Dodge City’s visits to Wichita are a study in organization
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Through the first three weeks of the football season, it’s OK to mistakenly assume Dodge City is part of the City League.
On Friday, Dodge City made the 2 1/2-hour trek to Wichita for the second time in three weeks to play at Heights, its third straight City League opponent.
Dodge City athletic director Jay Gifford and coach Dave Foster shrug off the length of the trip. After all, they could be traveling much greater distances.
“Garden City just traveled to Bixby, Okla., (400 miles away) because they couldn’t find anyone in the state of Kansas to play them,” Gifford said. “Great Bend has been where they’ve had open weeks. Garden City has had that on occasion.
“If it wasn’t for the City League being willing to play us in the open weeks, we’d be in a similar situation.”
Dodge City plays in the five-school Western Athletic Conference, so it can be difficult to fill schedules. Teams don’t want to make the long drive out there, and most of the Class 6A and 5A schools are either around Wichita or in the eastern portion of the state.
While the City League’s scheduling of western Kansas teams — East also plays Garden City, while South plays Hays — has long been viewed as a way to help out WAC teams, it’s been a positive for the City League, as well.
“It’s somewhat more out of necessity (because) we both have an odd number of teams in our league,” City League athletic director J Means said. “We’re looking for those games. They’re a good opponent. They’re good matchups, and I think we treat each other well both ways. We’ve had that good, longstanding relationship.”
Dodge City understands the unwillingness of teams to make the drive to play there — “We always say it’s 150 miles (Dodge City to Wichita), but from Wichita to Dodge City, it’s 300,” Gifford said with a laugh. That’s kind of the mentality, so the school puts out the proverbial welcome mat. Food is provided for visiting administrators and coaches in the press box before games, for example.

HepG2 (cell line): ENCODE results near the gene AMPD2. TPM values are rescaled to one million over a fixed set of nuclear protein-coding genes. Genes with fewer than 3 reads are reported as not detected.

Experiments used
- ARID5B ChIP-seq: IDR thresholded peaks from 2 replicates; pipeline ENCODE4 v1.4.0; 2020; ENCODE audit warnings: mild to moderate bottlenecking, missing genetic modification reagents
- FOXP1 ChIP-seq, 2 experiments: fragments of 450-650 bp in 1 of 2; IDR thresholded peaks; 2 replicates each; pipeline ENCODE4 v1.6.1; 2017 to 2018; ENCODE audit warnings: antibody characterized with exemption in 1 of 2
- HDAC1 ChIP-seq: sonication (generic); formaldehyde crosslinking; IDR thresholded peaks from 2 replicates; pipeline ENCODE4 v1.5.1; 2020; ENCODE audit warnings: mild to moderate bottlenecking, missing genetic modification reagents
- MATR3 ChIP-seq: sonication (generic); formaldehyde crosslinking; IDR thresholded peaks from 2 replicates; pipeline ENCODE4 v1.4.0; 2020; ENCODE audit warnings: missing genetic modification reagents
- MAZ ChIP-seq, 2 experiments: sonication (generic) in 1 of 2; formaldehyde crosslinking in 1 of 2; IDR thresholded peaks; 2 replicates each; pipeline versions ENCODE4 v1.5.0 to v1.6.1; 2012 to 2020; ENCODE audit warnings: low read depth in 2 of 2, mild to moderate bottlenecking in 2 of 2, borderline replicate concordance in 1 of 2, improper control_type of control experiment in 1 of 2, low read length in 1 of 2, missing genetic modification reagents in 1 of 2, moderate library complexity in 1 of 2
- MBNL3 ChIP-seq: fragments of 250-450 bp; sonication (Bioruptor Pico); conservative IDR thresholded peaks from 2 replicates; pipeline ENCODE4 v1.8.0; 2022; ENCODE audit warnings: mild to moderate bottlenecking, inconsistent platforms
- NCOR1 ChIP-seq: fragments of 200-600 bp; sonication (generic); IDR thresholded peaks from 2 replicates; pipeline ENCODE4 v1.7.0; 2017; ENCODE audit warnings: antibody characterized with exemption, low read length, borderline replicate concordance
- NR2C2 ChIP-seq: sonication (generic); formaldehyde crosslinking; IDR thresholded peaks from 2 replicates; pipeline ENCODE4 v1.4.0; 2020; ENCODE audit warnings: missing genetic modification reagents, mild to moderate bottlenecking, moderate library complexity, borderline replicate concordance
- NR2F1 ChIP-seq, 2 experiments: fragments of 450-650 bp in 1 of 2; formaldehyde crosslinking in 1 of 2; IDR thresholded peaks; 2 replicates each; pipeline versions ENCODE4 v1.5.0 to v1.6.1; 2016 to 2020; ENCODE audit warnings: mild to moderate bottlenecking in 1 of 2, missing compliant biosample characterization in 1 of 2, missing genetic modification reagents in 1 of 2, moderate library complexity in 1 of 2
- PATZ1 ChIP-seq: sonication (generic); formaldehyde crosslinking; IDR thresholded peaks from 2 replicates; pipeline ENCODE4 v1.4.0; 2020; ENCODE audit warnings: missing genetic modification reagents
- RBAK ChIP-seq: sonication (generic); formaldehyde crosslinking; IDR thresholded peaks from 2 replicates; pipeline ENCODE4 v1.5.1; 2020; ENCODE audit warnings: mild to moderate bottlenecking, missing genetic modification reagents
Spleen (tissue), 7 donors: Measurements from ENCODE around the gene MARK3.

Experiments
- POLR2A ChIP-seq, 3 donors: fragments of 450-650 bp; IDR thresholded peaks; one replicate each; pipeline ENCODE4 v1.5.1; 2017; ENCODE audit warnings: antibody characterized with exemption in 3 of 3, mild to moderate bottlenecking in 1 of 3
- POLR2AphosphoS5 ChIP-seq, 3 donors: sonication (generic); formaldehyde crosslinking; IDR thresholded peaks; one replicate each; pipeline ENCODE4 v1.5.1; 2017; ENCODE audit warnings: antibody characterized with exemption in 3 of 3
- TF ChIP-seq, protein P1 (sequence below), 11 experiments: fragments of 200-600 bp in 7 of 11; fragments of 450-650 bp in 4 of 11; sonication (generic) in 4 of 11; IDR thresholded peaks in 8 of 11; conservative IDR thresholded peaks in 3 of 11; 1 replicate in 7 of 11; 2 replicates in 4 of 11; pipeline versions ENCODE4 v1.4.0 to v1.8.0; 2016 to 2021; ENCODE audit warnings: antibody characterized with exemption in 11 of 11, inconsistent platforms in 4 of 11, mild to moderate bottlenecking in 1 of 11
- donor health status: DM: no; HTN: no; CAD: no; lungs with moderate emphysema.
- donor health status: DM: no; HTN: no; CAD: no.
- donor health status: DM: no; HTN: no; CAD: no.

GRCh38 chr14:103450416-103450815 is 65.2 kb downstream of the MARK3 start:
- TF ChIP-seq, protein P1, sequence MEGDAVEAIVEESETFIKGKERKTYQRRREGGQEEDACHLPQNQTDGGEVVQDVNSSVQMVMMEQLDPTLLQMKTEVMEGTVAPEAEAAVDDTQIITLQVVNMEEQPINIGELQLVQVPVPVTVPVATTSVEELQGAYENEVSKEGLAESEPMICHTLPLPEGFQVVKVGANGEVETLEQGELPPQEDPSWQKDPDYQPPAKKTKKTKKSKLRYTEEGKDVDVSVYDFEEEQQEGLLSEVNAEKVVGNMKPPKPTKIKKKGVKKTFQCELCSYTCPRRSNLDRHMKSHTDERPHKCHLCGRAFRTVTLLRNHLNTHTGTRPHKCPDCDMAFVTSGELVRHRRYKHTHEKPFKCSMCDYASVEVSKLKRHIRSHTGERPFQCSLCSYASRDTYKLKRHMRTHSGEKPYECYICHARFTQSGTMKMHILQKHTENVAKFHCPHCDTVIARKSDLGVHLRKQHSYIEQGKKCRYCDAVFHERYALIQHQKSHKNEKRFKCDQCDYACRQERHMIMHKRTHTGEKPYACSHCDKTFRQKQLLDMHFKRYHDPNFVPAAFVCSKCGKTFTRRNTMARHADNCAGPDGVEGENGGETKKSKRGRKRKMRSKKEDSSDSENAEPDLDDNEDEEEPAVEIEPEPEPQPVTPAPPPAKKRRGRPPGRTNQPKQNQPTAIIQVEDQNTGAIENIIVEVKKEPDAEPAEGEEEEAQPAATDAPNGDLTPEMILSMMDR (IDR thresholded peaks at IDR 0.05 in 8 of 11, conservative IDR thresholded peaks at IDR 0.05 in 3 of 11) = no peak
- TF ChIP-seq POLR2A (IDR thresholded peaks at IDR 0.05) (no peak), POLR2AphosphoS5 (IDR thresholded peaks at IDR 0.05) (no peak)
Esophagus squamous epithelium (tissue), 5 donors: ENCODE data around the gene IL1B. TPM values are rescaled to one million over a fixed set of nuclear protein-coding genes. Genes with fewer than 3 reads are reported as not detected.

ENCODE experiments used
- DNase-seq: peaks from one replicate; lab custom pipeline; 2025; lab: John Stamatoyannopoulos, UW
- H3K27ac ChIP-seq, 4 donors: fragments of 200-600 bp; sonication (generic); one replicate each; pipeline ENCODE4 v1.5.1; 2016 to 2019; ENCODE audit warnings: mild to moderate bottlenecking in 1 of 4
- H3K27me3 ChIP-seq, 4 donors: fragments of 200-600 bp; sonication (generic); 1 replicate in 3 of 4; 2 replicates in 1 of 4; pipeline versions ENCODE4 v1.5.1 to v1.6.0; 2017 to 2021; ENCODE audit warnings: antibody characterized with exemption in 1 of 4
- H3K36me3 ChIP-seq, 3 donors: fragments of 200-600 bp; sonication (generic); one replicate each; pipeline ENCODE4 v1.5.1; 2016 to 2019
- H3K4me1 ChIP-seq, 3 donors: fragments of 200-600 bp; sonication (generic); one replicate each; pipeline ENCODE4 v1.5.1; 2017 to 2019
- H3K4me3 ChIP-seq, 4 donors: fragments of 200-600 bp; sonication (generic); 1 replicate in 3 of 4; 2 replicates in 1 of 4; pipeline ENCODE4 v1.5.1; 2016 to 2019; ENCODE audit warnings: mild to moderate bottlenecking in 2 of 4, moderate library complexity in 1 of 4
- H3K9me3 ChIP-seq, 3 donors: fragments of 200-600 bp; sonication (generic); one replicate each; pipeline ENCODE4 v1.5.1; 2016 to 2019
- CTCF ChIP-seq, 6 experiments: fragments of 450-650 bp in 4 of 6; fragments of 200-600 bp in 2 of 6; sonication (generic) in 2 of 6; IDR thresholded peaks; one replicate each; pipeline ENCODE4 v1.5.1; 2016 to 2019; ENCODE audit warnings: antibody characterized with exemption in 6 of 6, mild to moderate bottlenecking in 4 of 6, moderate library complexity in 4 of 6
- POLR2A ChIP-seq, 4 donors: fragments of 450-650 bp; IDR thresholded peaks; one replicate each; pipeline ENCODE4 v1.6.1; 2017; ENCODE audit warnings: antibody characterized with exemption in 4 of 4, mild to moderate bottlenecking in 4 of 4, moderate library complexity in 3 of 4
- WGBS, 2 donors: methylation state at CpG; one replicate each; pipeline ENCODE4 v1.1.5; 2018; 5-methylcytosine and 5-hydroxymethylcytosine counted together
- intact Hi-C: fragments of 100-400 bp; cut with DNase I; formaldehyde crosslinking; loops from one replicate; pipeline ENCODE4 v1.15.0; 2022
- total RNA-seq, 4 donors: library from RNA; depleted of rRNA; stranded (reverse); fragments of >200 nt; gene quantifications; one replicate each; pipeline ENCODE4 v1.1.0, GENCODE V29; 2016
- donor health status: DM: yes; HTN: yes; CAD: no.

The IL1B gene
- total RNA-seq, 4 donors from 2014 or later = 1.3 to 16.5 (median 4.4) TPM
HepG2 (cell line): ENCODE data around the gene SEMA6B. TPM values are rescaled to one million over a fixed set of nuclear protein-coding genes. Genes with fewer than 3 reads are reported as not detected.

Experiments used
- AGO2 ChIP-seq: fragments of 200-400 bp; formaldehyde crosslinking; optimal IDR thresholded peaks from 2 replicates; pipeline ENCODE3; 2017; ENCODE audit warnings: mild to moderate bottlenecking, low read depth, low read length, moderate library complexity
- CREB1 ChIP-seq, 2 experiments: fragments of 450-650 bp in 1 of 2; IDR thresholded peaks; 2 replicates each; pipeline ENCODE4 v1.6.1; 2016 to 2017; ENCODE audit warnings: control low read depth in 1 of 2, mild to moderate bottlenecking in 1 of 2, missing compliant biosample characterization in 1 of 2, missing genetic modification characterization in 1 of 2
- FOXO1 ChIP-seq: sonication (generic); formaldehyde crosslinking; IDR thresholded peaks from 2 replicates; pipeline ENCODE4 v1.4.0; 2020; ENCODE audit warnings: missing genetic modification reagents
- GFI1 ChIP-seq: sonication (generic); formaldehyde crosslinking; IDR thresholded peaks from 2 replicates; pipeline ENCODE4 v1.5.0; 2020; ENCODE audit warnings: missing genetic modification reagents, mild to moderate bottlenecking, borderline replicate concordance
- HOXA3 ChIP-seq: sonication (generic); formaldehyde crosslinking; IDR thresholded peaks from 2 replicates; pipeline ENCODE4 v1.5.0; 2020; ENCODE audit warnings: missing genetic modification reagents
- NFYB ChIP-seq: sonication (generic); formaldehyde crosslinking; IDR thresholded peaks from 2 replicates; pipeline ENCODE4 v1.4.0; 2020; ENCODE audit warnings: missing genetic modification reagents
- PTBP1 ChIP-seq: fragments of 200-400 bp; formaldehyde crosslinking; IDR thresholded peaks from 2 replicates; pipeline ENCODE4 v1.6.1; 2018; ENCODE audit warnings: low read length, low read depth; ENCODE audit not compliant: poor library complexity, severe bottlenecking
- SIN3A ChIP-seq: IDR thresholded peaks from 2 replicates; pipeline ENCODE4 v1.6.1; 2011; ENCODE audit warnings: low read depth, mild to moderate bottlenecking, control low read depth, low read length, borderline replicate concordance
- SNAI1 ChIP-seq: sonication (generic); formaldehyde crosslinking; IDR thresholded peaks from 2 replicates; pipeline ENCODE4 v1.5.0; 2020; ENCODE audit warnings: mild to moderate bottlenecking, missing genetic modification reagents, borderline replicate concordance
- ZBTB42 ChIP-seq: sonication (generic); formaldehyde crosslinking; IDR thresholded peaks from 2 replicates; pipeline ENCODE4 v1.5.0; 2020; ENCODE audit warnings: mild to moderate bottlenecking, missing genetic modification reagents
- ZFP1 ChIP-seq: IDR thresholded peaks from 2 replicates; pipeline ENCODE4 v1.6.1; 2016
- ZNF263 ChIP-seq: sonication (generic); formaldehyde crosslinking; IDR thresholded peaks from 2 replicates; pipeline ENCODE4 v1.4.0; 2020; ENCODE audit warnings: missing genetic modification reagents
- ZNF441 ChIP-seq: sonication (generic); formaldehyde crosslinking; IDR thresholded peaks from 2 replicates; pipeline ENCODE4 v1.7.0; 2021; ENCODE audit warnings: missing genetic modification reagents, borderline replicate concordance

“We make sure when they come here, it’s not like an enemy in enemy territory,” Gifford said. “We’re glad to have them.”
As for the trip to Wichita, well, it’s a process that’s been perfected over the years. There’s the two buses for football, a bus for the band — Dodge City brings its band to all away football games — two Suburbans for cheerleaders, one for the student athletic training staff, and one for administrators.
There’s lunches to get for the ride there, dinner to plan for the trip back. Travel rosters are delivered to teachers for students who will school leave early.
Gas costs $1,200 round trip, Gifford said. Meals are $500 with another $300 for meals provided by the booster club.
“I have the good fortune to follow (activities director Tamie) Preston, who put most everything in place,” Gifford said. “We have really good people in charge of our transportation. our trainer helps with all our meals on the road. The head football coach is super-organized about where we’ll be when we’re stopping, the postgame. My job is to make sure all the good people have resources to do their jobs.”
Foster, 41 and in his fourth year at Dodge City, is a veteran of coaching teams located in remote areas. There was a time when he’d stress about getting to games on time.
“I’d even keep notes on it,” Foster said. “But you have to relax a little bit.”
And that’s what the Dodge City coaches and athletes do.
When Foster’s awake, his eyes are constantly roaming the countryside looking for good deer-hunting areas and wildlife.
“The coaches are usually the first ones to fall asleep in the front of the bus,” Dodge City quarterback Kelan Newton said. “… You’re getting out of school early, and some of us don’t get the best night’s sleep before games, so it’s a chance to sleep.”
Dodge City leaves at 1:30 for Wichita, stopping at the Stafford rest area on U.S. 56 to eat and have a team walk-through, focusing on the game’s mental aspects.
The buses should arrive at Heights at 5, and the team likes walk on the field before heading to the locker room to change. There they go through their usual pregame routine with their special teams on the field by 5:50.
The postgame meal will vary. If Dodge City is making a quick trip, they order pizza to eat on the way. On Sept. 6, when Dodge City played Southeast, they ate at a barbecue restaurant.
“We try to make it a fun trip,” Foster said. “They only get to go through high school once.”
Oftentimes families make it a weekend trip, which is fine with Foster, who doesn’t have team practices or meetings on Saturday or Sunday.
Foster has stayed for the weekend, too, once so his wife could run in a road race.
Newton plans to stay in Wichita with his dad this weekend so he can take a recruiting visit to Butler Community College — and take a necessary trip to a sporting goods store.
“We usually spend the day up there and shop and hang out in the town,” Newton said. “There’s not a whole lot to do in western Kansas.… My sister and my mom like to do most of the shopping. It’s fun to spend the day not having to worry about anything.”
And the drive back home? Eh. Not a big deal.